My name is Colin Campbell and I come from Scotland. I live and work in England and have a successful multi-disciplinary specialist dental practice and teaching facility in Nottingham, but most importantly I am from Scotland.
On Thursday, November 12, 2020 the Scotland national football team overcame Serbia in a penalty shootout 5-4 to qualify for the European football championships in 2021. This is the first time that Scotland have qualified for a major championship in 23 years. While this short piece of writing is designed to inspire and encourage you to build a successful dental team, I’d like to examine how Scotland were able to turn around their fortunes of 23 years using essentially the same talent pool and facilities as they had had for nearly 2.5 decades by changing team spirit and attitude.
For those of us who work within dentistry and aspire to building and leading teams to construct better businesses, to look after our patients exceptionally and to have a fulfilling life, the task can seem daunting and it will feel almost impossible as to where to start. Such must have been the case for Steve Clarke, who took on the job as the coach of the Scotland team in the worst possible position following the worst run of results that Scotland could ever remember over a long period of time. All Steve Clarke did is all that we should do, which is to start at the beginning and try to build from there.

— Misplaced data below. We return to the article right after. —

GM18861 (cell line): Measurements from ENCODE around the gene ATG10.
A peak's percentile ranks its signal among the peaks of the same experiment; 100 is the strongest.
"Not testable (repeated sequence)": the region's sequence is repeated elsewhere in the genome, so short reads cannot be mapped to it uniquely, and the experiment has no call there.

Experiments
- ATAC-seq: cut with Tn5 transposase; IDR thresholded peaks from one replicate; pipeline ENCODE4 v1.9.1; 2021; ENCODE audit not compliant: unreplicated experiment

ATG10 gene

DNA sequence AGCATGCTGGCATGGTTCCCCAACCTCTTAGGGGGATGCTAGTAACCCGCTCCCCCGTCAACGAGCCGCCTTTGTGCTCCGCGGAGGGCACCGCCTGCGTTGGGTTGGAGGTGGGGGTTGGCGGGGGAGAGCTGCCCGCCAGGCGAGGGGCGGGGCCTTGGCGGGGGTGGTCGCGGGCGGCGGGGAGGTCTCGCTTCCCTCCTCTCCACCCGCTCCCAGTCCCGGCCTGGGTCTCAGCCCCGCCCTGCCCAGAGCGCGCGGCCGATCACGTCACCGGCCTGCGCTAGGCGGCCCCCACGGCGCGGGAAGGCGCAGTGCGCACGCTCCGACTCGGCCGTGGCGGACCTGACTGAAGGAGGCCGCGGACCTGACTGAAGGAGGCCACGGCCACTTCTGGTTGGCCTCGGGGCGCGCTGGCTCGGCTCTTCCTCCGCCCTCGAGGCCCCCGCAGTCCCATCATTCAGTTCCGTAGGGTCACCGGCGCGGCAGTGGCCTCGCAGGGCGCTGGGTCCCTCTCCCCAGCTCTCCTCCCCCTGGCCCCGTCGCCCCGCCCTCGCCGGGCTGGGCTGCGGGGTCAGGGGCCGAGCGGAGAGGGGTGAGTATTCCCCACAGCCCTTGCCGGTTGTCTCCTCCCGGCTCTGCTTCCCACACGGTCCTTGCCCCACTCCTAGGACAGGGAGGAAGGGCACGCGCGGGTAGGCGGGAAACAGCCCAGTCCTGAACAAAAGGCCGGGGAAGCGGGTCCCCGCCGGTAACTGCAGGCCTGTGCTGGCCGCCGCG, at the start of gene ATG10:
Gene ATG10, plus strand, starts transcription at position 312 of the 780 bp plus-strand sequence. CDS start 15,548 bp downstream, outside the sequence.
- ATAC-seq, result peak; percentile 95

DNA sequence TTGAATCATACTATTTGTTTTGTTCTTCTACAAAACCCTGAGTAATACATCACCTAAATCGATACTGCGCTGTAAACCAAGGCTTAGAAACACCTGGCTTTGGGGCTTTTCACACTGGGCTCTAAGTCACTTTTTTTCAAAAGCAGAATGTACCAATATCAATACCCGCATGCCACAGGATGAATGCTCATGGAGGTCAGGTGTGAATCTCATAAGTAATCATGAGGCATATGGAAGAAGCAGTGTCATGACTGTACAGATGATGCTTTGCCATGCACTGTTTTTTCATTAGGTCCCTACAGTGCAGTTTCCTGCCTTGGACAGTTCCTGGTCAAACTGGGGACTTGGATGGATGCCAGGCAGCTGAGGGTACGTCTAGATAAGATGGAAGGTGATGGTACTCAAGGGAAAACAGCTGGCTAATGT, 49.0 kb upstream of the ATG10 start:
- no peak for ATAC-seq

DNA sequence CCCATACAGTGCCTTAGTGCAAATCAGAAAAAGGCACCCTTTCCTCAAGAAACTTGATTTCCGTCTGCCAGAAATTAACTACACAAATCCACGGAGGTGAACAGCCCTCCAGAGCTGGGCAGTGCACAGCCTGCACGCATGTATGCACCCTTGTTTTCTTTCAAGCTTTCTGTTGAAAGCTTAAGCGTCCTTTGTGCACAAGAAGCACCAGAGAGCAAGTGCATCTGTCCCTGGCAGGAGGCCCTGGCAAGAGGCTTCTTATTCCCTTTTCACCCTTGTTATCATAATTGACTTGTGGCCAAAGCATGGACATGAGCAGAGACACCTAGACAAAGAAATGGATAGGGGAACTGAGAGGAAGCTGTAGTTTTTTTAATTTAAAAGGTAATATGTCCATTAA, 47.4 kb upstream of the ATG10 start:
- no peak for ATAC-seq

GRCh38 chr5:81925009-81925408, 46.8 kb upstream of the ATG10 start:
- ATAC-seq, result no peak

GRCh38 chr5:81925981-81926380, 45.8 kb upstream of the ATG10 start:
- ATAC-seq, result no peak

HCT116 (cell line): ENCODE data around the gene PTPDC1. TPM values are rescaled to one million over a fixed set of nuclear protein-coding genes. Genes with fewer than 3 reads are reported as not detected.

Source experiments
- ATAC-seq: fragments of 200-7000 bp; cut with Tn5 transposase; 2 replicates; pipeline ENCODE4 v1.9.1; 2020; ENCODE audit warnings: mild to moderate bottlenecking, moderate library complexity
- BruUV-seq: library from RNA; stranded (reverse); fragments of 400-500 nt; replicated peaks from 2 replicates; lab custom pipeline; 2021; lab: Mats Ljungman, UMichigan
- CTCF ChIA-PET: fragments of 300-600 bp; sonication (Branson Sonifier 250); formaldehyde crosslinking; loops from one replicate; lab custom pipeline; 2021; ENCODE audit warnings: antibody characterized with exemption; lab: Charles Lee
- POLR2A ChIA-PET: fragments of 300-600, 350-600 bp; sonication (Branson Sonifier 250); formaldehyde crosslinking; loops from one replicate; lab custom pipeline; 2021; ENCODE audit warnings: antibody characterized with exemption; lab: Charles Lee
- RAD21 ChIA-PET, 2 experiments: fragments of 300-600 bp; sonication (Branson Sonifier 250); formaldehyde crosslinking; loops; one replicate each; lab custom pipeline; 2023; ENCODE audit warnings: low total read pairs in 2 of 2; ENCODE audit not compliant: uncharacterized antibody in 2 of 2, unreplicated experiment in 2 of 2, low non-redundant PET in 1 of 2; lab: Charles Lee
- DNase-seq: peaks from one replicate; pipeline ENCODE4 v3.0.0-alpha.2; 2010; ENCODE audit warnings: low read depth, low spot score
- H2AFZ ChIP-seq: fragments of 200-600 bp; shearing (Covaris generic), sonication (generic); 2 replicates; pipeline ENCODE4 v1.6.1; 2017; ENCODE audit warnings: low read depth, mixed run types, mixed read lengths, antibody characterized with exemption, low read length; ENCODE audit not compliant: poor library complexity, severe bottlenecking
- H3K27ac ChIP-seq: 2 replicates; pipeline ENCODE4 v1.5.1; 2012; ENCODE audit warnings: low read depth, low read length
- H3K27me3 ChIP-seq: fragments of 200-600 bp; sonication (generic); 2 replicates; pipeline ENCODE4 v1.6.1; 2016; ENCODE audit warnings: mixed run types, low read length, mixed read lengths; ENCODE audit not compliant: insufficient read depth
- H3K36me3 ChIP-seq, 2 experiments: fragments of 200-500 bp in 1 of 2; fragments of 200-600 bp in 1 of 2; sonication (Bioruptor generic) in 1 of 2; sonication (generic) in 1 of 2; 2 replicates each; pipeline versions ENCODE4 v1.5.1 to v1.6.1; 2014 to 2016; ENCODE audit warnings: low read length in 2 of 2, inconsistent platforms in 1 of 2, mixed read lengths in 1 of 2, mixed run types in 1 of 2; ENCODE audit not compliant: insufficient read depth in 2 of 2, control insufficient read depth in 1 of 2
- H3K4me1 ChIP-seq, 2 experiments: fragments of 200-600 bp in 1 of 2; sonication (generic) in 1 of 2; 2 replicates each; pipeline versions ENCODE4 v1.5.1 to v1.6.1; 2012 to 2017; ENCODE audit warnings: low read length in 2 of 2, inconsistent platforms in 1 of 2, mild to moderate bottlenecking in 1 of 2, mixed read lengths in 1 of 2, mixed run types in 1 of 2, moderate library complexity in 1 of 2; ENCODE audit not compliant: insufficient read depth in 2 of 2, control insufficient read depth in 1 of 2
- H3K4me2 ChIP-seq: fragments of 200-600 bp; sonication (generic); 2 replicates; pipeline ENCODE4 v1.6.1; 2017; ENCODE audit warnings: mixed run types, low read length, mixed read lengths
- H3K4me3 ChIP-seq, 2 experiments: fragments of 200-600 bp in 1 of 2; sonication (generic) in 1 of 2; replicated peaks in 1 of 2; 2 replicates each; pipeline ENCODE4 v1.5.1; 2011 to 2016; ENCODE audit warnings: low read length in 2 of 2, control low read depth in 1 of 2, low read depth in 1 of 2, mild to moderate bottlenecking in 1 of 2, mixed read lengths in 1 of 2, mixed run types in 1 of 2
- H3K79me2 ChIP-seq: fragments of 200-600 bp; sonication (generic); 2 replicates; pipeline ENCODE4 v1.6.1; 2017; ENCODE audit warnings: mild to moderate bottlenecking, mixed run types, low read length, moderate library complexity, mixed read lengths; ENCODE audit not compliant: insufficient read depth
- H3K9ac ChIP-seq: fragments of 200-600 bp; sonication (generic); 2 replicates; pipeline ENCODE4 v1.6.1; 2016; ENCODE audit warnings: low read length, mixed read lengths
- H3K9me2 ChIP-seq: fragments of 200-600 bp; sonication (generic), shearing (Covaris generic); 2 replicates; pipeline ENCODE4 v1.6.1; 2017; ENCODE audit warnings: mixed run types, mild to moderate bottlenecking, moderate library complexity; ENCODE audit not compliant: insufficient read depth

Professional football players get paid relatively little to play for their national teams (particularly in Scotland). This ties in with the fact that over a certain level; income becomes almost irrelevant to your dental team. Countless studies and explorations into the role of income in satisfaction at work have shown this, and income level is often fourth or fifth in the list of things most important behind leadership and culture.
Building a culture is what builds a team and building a brand is what builds a culture.
Building a brand begins with ‘why’, followed by the creation of a vision which is distilled down to the creation of a mission that ultimately can be used to construct goals to move towards the mission within the vision to fulfill the ‘why’. At The Campbell Clinic we constructed our ‘why’ many years ago and it has never changed. Our vision remains the same but our mission will alter over time and our goals will change regularly. And as we work together to achieve these, the team becomes stronger and the culture becomes more deeply embedded.
It seems the same is happening to the Scotland football team under the leadership of Steve Clarke. On Thursday November 12, they were able to pull themselves back from the worst setback – an equalizing goal in the 90th minute – and to hold out on the backfoot during extra time to win on penalties.
The first stage in building a better team is to start with ‘why’.
For all of us it is essential to know why we turn up to work and what it is we would like to achieve. As an example of this, The Campbell Clinic why is as follows: